Collecting original Magic art typically involves searching for paintings of the art done for your favorite cards. An often overlook avenue for collectors, both new and well established, is the original sketch done for the card. While not every piece has an original sketch available, it provides a collector the another opportunity to obtain a unique piece of art, especially for digital work.
Every artist follows their own method. Ranging from creating multiple sketches before a final painting to 100% digital production, you will run into a wide range of approaches among the artists that have done art for the game.
Some artists create a full size sketch, affix it to a board and proceed to paint directly over it, using the image underneath as a guide. Other artists will only create thumbnails or vague character studies before moving on to creating the piece in their medium of choice. You see alot of this with digital artists.
Magic is being done increasingly in digital media. The trend is unmistakable. The benefits to the artist that doing work through the computer are many, but as collectors of original art, that typically leaves us in a lurch. While being done in the digital format makes the art no less amazing , there is no opportunity to hang a unique piece of the game on our wall. Prints and high quality canvas recreations are often made available by the artists, but they are just not the same. There is a magic missing.
That is where the Original Sketch comes in.
While the industry is embracing and incorporating digital production, many artists, especially those that work in both media, will use pencil underdrawings and sketches to cement their ideas. Often this sketch is scanned into Photoshop and provides the backbone of the final piece. Sometimes the sketches will be collected into sketch books displaying character and environment concepts. Either way, these sketches provide that special link to the game that is missing with a print, that one of one feeling that collectors seek.
Sketches also provide a great gateway into collecting Magic art.
Simply put, they are cheap. In my experience, the sketches are typically sold for ~1/10th the price of a comparable painting. While pricing will vary by artist, I’ve seen original sketches normally range from $10 to $100 depending on the size and complexity of the drawing and the popularity of the card.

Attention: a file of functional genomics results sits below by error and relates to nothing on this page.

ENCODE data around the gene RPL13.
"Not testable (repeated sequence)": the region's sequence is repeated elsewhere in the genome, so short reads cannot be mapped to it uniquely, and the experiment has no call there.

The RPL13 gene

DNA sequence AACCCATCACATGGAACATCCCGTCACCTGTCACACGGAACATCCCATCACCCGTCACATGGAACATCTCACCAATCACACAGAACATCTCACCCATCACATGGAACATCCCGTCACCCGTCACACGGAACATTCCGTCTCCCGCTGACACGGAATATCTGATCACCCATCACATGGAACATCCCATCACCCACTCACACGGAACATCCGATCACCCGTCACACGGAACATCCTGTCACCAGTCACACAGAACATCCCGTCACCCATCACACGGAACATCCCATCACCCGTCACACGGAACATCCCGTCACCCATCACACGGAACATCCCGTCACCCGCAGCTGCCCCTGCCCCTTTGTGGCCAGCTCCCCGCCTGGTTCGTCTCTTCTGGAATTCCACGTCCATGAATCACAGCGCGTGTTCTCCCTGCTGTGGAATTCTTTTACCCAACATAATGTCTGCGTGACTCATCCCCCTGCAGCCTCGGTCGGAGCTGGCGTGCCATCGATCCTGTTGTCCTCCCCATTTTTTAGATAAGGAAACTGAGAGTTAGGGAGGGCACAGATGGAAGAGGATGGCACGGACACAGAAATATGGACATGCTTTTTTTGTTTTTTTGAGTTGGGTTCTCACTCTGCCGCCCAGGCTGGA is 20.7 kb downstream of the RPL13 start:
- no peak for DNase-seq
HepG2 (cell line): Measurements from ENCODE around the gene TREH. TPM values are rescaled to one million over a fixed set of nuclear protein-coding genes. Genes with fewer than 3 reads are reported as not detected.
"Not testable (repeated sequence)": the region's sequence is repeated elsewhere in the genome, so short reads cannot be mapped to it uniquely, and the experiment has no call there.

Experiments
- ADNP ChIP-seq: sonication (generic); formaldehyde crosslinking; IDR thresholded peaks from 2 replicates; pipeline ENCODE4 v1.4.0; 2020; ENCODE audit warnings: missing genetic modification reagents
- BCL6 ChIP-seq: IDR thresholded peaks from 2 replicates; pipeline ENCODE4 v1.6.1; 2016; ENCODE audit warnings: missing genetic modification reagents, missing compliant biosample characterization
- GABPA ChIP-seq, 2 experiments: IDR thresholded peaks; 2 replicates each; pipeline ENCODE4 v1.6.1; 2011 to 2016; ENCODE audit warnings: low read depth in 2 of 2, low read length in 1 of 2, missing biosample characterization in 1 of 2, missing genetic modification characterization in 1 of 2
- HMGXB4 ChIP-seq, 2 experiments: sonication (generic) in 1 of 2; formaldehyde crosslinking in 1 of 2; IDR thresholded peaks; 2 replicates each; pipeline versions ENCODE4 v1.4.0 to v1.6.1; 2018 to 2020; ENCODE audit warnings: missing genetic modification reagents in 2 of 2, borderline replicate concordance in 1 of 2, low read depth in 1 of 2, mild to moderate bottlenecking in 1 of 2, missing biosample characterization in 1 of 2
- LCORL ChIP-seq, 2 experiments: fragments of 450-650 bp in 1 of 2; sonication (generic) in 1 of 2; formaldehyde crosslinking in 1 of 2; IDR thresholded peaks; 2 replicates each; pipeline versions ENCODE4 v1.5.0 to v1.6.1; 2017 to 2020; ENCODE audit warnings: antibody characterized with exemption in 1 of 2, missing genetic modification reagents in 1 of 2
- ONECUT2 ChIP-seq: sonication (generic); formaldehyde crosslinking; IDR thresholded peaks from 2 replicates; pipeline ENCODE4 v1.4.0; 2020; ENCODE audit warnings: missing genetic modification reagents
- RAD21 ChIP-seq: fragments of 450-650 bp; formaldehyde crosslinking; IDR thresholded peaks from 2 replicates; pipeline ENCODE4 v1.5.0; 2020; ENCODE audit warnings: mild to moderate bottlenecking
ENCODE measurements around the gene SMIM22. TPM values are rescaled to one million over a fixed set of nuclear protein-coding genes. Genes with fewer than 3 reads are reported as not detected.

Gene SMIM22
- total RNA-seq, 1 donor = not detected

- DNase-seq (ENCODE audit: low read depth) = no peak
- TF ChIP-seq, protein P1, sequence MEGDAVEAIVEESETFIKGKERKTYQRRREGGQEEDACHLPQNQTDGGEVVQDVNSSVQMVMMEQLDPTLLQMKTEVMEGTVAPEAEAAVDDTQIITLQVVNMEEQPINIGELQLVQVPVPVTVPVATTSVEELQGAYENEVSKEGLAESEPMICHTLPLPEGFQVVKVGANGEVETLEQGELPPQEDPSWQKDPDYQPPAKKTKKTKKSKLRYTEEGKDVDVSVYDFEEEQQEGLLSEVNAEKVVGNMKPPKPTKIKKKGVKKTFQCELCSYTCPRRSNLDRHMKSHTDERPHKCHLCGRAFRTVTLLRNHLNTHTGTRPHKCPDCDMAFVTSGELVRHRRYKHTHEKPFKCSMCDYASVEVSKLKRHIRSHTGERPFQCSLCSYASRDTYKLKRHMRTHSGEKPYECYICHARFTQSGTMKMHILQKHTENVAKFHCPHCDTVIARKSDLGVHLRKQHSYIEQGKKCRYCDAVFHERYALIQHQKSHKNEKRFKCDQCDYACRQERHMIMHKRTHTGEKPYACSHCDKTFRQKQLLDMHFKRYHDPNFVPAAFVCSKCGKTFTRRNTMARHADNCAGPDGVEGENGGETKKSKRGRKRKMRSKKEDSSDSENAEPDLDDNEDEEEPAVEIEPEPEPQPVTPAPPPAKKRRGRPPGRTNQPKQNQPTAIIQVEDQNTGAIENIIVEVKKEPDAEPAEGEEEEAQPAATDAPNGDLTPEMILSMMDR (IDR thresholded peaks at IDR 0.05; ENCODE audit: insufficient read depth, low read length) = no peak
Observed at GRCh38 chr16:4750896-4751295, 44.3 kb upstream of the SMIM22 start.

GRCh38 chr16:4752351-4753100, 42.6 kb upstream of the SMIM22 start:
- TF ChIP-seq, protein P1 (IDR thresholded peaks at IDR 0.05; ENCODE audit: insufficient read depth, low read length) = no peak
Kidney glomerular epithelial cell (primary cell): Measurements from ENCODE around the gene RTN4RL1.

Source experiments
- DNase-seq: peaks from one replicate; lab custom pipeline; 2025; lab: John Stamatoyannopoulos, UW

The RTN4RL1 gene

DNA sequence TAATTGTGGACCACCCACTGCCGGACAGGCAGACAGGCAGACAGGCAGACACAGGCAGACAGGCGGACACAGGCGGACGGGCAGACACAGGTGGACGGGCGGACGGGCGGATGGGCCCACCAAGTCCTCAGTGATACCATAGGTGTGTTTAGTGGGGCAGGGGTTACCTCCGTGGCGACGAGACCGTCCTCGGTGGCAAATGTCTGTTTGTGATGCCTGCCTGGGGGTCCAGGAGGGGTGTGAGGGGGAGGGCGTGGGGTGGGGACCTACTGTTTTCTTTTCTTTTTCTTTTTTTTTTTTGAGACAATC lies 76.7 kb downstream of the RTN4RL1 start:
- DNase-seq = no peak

Will you find some artists asking more? Definitely, but they are typically the more prominent artists that are already mostly sold out of their original paintings. Even with these artists, I have found the prices to roughly follow the 1/10th rule ($100-$400).
Thumbnails are generally not seen sold as single images, but as collections in sketch books or the like. Some artists even refuse to sell them as they feel they do not adequately represent their work. While I understand the sentiment, as a collector they still represent the work and the thought process that went into creating the final product and have a place in my collection.
The added benefit of being cheaper presents less of a hurdle to propose an original sketch as a gift for a Birthday or Holiday. While paintings around $100 are still out there, most are priced well above that point and are therefore harder to propose as a gift. The original sketch of your favorite art for around $50 is a much easier pitch to make to a parent or significant other.
If you are looking for a gift for a Magic player or collector in your life, they will definitely appreciate the gesture of giving them one of these sketches as a gift.
Hopefully you enjoyed this brief introduction into collecting original sketches and will consider starting or adding to your collection with one in the future.
When you ask an artist if they have any originals left, make sure to ask about sketches as well, you might be surprised as the answer.
Make sure to check in next week when we talk about common pitfalls for new collectors.